Why serve? So, when we moved down here, we cut the cord from New Jersey. We hadn't lived here before, hadn't rented here before. So we were moving at about 70 miles an hour each in our practices and then it was zero. Both of us are very energetic. I had a lot of travel and we didn't have much time up in New Jersey to do a lot of things other than working and raising children. So when we get down here, our lives were different. We weren't looking at working and we looked around to do things that would, you know, be enjoyable and have an impact. So we've gone our different ways in doing service, you know, and this is the time for it. I'm impressed by the people who say public service is a great thing. I volunteer at Mote and I ran our local alumni club for a few years and I'm still director of that and some other things. And my wife became a guardian ad litem and she's now the head of our homeowners association for our development in Bay Isles. And we're both working with several charities. So that's what our lives are made up of now and it's full and it's fun and it's rewarding.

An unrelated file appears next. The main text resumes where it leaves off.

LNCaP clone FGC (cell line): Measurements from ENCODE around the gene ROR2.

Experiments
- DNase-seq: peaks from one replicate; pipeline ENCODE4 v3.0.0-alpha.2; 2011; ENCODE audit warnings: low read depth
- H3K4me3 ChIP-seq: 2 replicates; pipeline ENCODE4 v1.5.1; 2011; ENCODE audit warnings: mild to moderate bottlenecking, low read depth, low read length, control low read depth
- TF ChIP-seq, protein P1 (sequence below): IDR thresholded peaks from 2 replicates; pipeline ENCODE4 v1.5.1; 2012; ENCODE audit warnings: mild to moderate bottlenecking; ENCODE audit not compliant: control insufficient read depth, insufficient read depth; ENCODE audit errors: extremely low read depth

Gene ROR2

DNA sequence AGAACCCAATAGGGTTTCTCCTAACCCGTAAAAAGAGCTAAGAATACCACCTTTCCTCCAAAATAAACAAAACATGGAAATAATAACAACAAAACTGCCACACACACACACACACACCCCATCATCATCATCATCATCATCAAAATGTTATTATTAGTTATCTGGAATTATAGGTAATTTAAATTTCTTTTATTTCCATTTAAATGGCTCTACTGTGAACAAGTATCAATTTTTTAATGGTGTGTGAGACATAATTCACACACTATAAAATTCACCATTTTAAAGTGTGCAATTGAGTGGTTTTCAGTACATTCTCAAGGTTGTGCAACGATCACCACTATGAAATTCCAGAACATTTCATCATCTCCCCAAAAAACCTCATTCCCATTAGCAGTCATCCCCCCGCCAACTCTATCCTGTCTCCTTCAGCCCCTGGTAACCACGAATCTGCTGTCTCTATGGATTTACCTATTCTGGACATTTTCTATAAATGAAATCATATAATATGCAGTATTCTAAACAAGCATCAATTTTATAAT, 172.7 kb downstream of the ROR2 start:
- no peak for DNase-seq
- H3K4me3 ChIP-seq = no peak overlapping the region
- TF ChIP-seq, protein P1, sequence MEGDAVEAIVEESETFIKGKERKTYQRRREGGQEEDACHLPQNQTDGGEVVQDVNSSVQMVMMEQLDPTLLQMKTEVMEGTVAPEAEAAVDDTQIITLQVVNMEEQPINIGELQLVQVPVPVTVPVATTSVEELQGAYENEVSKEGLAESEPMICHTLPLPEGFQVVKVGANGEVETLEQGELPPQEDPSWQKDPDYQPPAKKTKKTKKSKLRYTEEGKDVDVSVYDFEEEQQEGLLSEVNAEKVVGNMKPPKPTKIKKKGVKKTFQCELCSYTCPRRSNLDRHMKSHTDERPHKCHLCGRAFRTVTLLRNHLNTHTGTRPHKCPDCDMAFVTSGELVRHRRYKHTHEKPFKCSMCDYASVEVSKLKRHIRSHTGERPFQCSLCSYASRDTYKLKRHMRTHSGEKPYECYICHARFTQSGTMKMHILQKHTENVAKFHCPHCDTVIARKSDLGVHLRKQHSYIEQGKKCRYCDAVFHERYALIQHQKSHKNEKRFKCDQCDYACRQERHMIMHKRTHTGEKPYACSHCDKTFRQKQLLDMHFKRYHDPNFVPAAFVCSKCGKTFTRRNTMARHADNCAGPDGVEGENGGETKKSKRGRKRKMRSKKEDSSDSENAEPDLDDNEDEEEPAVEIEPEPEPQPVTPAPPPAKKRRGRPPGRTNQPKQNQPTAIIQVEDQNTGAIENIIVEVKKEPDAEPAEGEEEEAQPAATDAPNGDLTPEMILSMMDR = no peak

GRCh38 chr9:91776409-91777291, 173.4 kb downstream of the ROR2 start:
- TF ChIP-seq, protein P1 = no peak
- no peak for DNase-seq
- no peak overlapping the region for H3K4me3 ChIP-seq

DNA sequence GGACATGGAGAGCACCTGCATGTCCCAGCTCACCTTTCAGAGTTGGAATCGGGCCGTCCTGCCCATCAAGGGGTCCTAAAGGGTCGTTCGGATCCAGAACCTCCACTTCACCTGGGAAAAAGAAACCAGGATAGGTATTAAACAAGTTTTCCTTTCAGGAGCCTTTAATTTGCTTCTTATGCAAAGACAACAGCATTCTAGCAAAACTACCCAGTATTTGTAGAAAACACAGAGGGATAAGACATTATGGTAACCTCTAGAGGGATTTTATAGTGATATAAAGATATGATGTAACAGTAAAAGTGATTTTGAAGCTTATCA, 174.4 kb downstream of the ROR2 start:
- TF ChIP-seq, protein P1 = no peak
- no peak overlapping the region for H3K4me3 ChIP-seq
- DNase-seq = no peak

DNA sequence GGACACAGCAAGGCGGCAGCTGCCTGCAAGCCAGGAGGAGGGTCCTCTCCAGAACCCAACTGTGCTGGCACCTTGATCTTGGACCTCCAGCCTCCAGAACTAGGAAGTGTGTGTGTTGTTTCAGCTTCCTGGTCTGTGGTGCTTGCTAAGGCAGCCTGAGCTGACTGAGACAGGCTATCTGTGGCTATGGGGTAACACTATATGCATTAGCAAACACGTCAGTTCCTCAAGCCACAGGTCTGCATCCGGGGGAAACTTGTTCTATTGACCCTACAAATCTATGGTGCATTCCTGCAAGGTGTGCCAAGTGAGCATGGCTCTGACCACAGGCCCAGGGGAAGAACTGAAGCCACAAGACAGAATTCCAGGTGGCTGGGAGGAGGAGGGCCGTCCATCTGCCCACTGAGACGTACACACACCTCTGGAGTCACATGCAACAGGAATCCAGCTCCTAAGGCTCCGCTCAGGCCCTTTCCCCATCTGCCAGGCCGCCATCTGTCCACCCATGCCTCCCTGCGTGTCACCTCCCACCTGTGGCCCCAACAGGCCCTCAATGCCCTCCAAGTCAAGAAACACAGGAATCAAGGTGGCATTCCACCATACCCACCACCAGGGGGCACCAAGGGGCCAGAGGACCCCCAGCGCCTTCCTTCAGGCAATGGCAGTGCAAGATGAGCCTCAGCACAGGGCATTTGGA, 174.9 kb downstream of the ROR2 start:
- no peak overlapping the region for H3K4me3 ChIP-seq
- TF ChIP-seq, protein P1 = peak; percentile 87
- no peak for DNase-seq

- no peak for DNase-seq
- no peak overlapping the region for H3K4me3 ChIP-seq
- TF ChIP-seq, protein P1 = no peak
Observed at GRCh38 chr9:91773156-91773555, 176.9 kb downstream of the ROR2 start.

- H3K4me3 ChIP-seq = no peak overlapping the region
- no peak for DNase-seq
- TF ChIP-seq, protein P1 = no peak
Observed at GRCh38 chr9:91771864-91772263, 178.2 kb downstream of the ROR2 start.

What's the best way to engage and hear what the town is thinking? I think that the communication flow I think is pretty good. I think to have two newspapers covering an island of this size is pretty remarkable. So there's that. We have at least two open meetings a month at the commission during season. I think the best way for people to engage is to come into those meetings. There's free time to talk about whatever you want to talk about. And then specifically on the things that we're dealing with. Tom Harmer has instituted a great new development with his monthly reports. And he's added the civics course that started last winter and we're going to do it again this year. People loved it and  it's just so enlightening to people to understand what's going on here and they encourage them to get involved. So you can always do more. I think, you know, the other thing is where you have special matters coming up. We did this with a lot of it with the undergrounding well before my time and now with the Town Center. But other, major ones, you have meetings with groups. So you go up to the North end, you go to the condominium association, you sit down with neighborhoods. And I think that's good for all of us to do.